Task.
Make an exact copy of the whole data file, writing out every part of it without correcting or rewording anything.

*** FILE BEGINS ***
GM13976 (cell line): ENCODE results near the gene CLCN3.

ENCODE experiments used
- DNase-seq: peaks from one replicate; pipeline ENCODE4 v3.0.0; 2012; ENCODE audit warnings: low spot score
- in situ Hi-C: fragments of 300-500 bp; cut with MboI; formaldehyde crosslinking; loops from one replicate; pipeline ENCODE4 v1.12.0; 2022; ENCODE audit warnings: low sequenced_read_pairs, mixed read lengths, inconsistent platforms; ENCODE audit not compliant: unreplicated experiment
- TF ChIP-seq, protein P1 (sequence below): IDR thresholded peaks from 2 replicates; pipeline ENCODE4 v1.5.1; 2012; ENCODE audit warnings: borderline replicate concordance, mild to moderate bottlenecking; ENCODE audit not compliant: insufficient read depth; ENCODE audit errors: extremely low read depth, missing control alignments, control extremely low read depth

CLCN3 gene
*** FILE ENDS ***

GM13976 (cell line): ENCODE results near the gene CLCN3.

ENCODE experiments used
- DNase-seq: peaks from one replicate; pipeline ENCODE4 v3.0.0; 2012; ENCODE audit warnings: low spot score
- in situ Hi-C: fragments of 300-500 bp; cut with MboI; formaldehyde crosslinking; loops from one replicate; pipeline ENCODE4 v1.12.0; 2022; ENCODE audit warnings: low sequenced_read_pairs, mixed read lengths, inconsistent platforms; ENCODE audit not compliant: unreplicated experiment
- TF ChIP-seq, protein P1 (sequence below): IDR thresholded peaks from 2 replicates; pipeline ENCODE4 v1.5.1; 2012; ENCODE audit warnings: borderline replicate concordance, mild to moderate bottlenecking; ENCODE audit not compliant: insufficient read depth; ENCODE audit errors: extremely low read depth, missing control alignments, control extremely low read depth

CLCN3 gene